The Financial Condition of the City is of ongoing concern to tax payers and the City workers. It’s also something that is greatly misunderstood through out the community. It is not easy being a tax payer but most understand that paying city taxes provides the infrastructure that you depend on. This includes the Police, Fire Department, the roads you drive on, the utilities you enjoy, the parks you play in, and the rules you and your neighbors live under. It’s always been my personal opinion that one should pay just enough for the city to function, no more, no less.
But how do you determine what that number is. One such method is to evaluate how the city is functioning. First lets look at how the city is funded. Every year a budget is produced with a best estimation of how you want to operate in the coming year. It is typically based on past years and the needs of the individual departments in the city. The 2022 budget can be found on this web site. A quick look shows that the city receives money from a number of sources besides real estate taxes including licenses and permits, employment taxes, and quite a few others.
Then there are the expenses. This list seems to be quite long as well including everything from payroll, vehicles, insurance, equipment, utilities, and many many others.
There is a way to simplify the overall status of a city. It is the same way that executives keep an eye on their company and one of it’s tools is called a “Balance Sheet” By definition it has assets and liabilities totaled and they always must balance. There are some simple inferences but the very basic accounting equation is:
Owners Equity (tax payer) = Assets – Liabilities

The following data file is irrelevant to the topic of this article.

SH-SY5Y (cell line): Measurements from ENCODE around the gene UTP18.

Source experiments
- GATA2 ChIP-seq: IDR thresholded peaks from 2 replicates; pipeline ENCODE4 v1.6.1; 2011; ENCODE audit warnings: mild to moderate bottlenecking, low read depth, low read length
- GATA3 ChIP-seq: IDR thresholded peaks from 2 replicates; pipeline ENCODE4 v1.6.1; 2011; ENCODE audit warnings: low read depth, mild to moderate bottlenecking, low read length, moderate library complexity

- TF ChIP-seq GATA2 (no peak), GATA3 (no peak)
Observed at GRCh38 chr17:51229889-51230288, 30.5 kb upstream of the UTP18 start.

The Balance Sheet is a snapshot in time as to the financial condition of the City (or business). It contains two major sections:
ASSETS: Defined as anything that is owned by a City and holds inherent, quantifiable value. A business could, if necessary, convert an asset into cash through a process known as liquidation. Assets are typically tallied as positives (+) in a balance sheet and broken down into two further categories: current assets and noncurrent assets.
Current assets typically include anything a company expects it will convert into cash within a year, such as:
- Cash and cash equivalents
- Prepaid expenses (insurance, etc.)
- Inventory (salt, etc)
- Accounts receivable (taxes)
Noncurrent assets typically include long-term investments that aren’t expected to be converted into cash in the short term, such as:
- Land, buildings and parks
- Equipment used to perform services (vehicles and trucks)
The City maintains several different accounts as is required due to the different sources and uses of the money that has been defined through Third Class City Code and the Monessen City Ordinances. The General Account is the primary operating account and is based on tax dollars including the 29.99 mills (per $100 of property value) that is collected every spring. The balance sheet for the General Account as of this time is:
From the equation above you can see that Equity = Assets – Liabilities. As of 4/20/22 the city shows a negative Equity of $-1,152,366.94. If we backup a year and look at 4/20/2021 the numbers are
This page will be updated frequently. It’s purpose is to provide a near time view of the financial condition of the City.
The General Account used for most expenses not otherwise classified. This is funded primarily through real estate taxes of 29.99 mills. The General Fund also receives money from other sources such Garbage Bills, LSA, Liquid Fuels, etc. Some of these funds have restrictions on their use.
Money from Garbage Collections: $xxx
Other Sources: $xxx
Account Balance: $44,384
Expenses and Bills:
Payroll (1/19/22): $70,000
Current Accounts Payable (1/19/22): $xxx
Past Due Accounts Payable (1/19/22): $xxx
Streets and Parks receive 4.8 mills from real estate taxes:
Account Balance (1/19/22): $xxx
Streets Expenses $xxx
Parks Expenses $xxx
Debt Service Fund receive 8.4 mills from real estate taxes:
Account Balance (1/19/22): $xxx
Next Payment (6/1/22): $xxx
Library Fund 0.83 mills (1/19/22): $xxx